Diplopterys cabrerana

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Diplopterys cabrerana
Scientific classification Edit this classification
Kingdom: Plantae
Clade: Tracheophytes
Clade: Angiosperms
Clade: Eudicots
Clade: Rosids
Order: Malpighiales
Family: Malpighiaceae
Genus: Diplopterys
D. cabrerana
Binomial name
Diplopterys cabrerana
  • Banisteriopsis cabrerana[1]

Diplopterys cabrerana is a shrub native to the Amazon Basin, spanning the countries of Brazil, Colombia, Ecuador and Peru.[1] In the Quechua languages it is called chaliponga or chagropanga; in parts of Ecuador it is known as chacruna—a name otherwise reserved for Psychotria viridis.[2]

D. cabrerana and P. viridis are both common admixtures for ayahuasca. Both species are rich sources of DMT, a tryptamine thought to be endogenous in humans and many other species. D. cabrerana additionally produces 5-MeO-DMT, a less common structural analog.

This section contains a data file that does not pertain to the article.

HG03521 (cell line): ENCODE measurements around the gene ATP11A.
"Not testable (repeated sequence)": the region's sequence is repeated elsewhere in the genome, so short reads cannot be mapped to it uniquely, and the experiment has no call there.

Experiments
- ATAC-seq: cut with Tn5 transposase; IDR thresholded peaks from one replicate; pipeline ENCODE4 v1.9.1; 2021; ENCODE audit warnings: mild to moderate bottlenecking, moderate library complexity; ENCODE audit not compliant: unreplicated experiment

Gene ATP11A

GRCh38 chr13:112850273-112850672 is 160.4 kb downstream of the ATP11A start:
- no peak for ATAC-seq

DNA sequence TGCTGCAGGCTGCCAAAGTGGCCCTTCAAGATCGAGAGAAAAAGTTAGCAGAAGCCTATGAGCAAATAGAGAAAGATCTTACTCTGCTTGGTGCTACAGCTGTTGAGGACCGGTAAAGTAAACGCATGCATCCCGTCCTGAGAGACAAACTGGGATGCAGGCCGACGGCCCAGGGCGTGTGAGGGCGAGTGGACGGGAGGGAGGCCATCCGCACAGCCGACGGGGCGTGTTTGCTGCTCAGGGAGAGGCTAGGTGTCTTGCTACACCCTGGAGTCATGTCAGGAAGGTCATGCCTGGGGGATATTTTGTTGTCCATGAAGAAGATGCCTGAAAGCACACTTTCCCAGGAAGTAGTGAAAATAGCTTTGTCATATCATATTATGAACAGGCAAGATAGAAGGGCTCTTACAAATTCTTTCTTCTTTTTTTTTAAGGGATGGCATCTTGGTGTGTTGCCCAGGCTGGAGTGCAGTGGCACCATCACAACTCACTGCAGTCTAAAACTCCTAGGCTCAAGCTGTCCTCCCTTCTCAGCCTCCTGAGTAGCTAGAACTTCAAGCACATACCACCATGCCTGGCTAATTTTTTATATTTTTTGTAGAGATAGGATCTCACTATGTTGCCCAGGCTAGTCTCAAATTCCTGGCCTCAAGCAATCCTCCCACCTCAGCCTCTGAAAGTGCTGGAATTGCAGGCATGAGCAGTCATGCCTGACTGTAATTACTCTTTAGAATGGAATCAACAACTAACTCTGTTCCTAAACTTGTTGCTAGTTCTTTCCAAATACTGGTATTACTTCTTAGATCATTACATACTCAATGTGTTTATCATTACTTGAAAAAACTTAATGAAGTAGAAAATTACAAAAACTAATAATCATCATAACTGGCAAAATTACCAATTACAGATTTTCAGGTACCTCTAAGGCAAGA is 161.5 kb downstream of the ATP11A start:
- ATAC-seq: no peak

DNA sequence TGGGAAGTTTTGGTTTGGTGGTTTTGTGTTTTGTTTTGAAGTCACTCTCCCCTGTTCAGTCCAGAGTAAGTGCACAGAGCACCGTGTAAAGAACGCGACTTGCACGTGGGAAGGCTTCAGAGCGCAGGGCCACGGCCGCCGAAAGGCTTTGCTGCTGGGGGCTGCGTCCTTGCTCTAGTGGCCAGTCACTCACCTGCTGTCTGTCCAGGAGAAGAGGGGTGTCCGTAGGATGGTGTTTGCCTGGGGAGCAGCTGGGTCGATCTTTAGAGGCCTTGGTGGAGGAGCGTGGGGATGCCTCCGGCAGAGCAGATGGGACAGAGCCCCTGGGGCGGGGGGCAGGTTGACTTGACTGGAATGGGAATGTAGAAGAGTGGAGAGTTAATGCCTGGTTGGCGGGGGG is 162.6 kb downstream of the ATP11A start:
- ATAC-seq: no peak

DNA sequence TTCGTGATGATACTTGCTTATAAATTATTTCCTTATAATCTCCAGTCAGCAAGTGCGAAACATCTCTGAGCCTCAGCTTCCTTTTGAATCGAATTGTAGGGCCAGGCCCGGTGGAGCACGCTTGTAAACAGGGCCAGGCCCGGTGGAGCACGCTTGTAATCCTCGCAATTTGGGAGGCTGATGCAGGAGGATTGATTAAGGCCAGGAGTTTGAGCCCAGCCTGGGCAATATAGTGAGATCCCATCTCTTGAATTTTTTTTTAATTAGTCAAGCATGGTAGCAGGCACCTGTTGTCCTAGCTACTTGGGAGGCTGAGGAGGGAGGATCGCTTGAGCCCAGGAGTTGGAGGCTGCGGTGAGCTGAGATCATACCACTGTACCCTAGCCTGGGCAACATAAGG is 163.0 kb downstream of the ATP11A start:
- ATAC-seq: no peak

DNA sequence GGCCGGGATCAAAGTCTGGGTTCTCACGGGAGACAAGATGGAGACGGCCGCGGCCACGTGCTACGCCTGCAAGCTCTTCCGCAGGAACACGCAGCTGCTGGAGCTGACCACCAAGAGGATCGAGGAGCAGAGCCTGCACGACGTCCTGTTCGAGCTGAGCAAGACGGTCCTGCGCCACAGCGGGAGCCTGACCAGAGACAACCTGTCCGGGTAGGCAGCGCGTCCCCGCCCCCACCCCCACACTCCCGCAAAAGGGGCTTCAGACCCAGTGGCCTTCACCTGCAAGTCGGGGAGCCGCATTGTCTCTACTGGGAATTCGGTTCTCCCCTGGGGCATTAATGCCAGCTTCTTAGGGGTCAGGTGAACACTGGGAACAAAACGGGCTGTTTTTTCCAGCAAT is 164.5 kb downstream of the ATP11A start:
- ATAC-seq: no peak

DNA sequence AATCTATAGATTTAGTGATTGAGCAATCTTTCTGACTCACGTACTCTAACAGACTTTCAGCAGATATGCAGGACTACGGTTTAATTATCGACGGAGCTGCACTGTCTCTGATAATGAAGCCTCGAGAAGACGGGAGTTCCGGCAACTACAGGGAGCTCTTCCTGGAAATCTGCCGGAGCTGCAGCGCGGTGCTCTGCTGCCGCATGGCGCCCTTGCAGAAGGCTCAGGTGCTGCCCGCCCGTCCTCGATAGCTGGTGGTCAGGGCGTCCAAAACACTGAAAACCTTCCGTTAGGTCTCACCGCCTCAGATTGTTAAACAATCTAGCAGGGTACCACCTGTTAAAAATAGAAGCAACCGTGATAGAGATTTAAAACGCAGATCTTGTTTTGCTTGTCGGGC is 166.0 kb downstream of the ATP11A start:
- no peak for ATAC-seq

The plant stores the alkaloids N,N-DMT, 5-MeO-N,N-DMT, and N-methyltetrahydro-beta-carboline in its leaves and stems.[1] Leaf samples were found to be 0.17-1.75% N,N-DMT,[1] but only trace amounts of N-methyltetrahydro-beta-carboline occur in the leaves.[3] The leaves also store methyltryptamine and trace amounts of bufotenin.[1][3]

Cuttings of D. cabrerana are transplantable. The cuttings are either planted in soil directly, or rooted first in water.[1]

See also[edit]


  1. ^ a b c d e f Rätsch, Christian (1998). Enzyklopädie der psychoaktiven Pflanzen. Botanik, Ethnopharmakologie und Anwendungen. AT-Verlag. p. 179. ISBN 978-3-85502-570-1.
  2. ^ Goldin, Deana; Salani, Deborah (2021). "Ayahuasca What Healthcare Providers Need to Know". Journal of Addictions Nursing. 32 (2): 167–173. doi:10.1097/JAN.0000000000000405. PMID 34060770. S2CID 235398326. Retrieved 24 November 2021.
  3. ^ a b www.biopark.org

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